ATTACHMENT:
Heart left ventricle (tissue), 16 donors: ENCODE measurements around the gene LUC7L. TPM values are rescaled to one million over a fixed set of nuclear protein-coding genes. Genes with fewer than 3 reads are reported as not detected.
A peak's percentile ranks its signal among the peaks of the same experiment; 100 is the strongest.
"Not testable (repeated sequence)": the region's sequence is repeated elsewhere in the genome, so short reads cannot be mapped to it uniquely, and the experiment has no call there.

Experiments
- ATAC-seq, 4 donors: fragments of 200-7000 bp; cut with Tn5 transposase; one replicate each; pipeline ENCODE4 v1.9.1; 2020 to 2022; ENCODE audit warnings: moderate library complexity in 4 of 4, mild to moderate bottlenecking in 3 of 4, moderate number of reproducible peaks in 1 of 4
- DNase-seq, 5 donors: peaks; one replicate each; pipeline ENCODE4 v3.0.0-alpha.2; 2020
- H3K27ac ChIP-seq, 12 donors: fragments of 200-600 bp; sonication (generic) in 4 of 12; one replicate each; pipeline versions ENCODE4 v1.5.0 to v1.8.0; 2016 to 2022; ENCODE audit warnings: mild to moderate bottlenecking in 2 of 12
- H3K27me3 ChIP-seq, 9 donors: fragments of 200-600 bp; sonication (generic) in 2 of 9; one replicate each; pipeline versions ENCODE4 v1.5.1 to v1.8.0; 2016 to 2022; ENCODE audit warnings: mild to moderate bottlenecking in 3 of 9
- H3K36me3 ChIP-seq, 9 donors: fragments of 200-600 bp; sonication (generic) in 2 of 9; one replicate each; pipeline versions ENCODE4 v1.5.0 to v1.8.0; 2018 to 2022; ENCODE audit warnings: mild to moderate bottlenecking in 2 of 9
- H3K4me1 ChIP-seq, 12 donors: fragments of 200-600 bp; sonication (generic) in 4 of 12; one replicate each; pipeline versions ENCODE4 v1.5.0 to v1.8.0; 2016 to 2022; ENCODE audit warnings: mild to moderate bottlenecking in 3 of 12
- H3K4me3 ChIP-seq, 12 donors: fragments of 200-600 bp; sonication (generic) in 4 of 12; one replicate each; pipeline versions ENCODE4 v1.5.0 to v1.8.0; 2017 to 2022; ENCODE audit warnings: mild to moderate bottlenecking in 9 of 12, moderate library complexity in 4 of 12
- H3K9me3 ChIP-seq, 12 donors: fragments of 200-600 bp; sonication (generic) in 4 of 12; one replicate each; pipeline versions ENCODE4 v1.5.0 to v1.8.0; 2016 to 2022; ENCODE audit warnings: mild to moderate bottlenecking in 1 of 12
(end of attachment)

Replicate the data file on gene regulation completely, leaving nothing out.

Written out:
Heart left ventricle (tissue), 16 donors: ENCODE measurements around the gene LUC7L. TPM values are rescaled to one million over a fixed set of nuclear protein-coding genes. Genes with fewer than 3 reads are reported as not detected.
A peak's percentile ranks its signal among the peaks of the same experiment; 100 is the strongest.
"Not testable (repeated sequence)": the region's sequence is repeated elsewhere in the genome, so short reads cannot be mapped to it uniquely, and the experiment has no call there.

Experiments
- ATAC-seq, 4 donors: fragments of 200-7000 bp; cut with Tn5 transposase; one replicate each; pipeline ENCODE4 v1.9.1; 2020 to 2022; ENCODE audit warnings: moderate library complexity in 4 of 4, mild to moderate bottlenecking in 3 of 4, moderate number of reproducible peaks in 1 of 4
- DNase-seq, 5 donors: peaks; one replicate each; pipeline ENCODE4 v3.0.0-alpha.2; 2020
- H3K27ac ChIP-seq, 12 donors: fragments of 200-600 bp; sonication (generic) in 4 of 12; one replicate each; pipeline versions ENCODE4 v1.5.0 to v1.8.0; 2016 to 2022; ENCODE audit warnings: mild to moderate bottlenecking in 2 of 12
- H3K27me3 ChIP-seq, 9 donors: fragments of 200-600 bp; sonication (generic) in 2 of 9; one replicate each; pipeline versions ENCODE4 v1.5.1 to v1.8.0; 2016 to 2022; ENCODE audit warnings: mild to moderate bottlenecking in 3 of 9
- H3K36me3 ChIP-seq, 9 donors: fragments of 200-600 bp; sonication (generic) in 2 of 9; one replicate each; pipeline versions ENCODE4 v1.5.0 to v1.8.0; 2018 to 2022; ENCODE audit warnings: mild to moderate bottlenecking in 2 of 9
- H3K4me1 ChIP-seq, 12 donors: fragments of 200-600 bp; sonication (generic) in 4 of 12; one replicate each; pipeline versions ENCODE4 v1.5.0 to v1.8.0; 2016 to 2022; ENCODE audit warnings: mild to moderate bottlenecking in 3 of 12
- H3K4me3 ChIP-seq, 12 donors: fragments of 200-600 bp; sonication (generic) in 4 of 12; one replicate each; pipeline versions ENCODE4 v1.5.0 to v1.8.0; 2017 to 2022; ENCODE audit warnings: mild to moderate bottlenecking in 9 of 12, moderate library complexity in 4 of 12
- H3K9me3 ChIP-seq, 12 donors: fragments of 200-600 bp; sonication (generic) in 4 of 12; one replicate each; pipeline versions ENCODE4 v1.5.0 to v1.8.0; 2016 to 2022; ENCODE audit warnings: mild to moderate bottlenecking in 1 of 12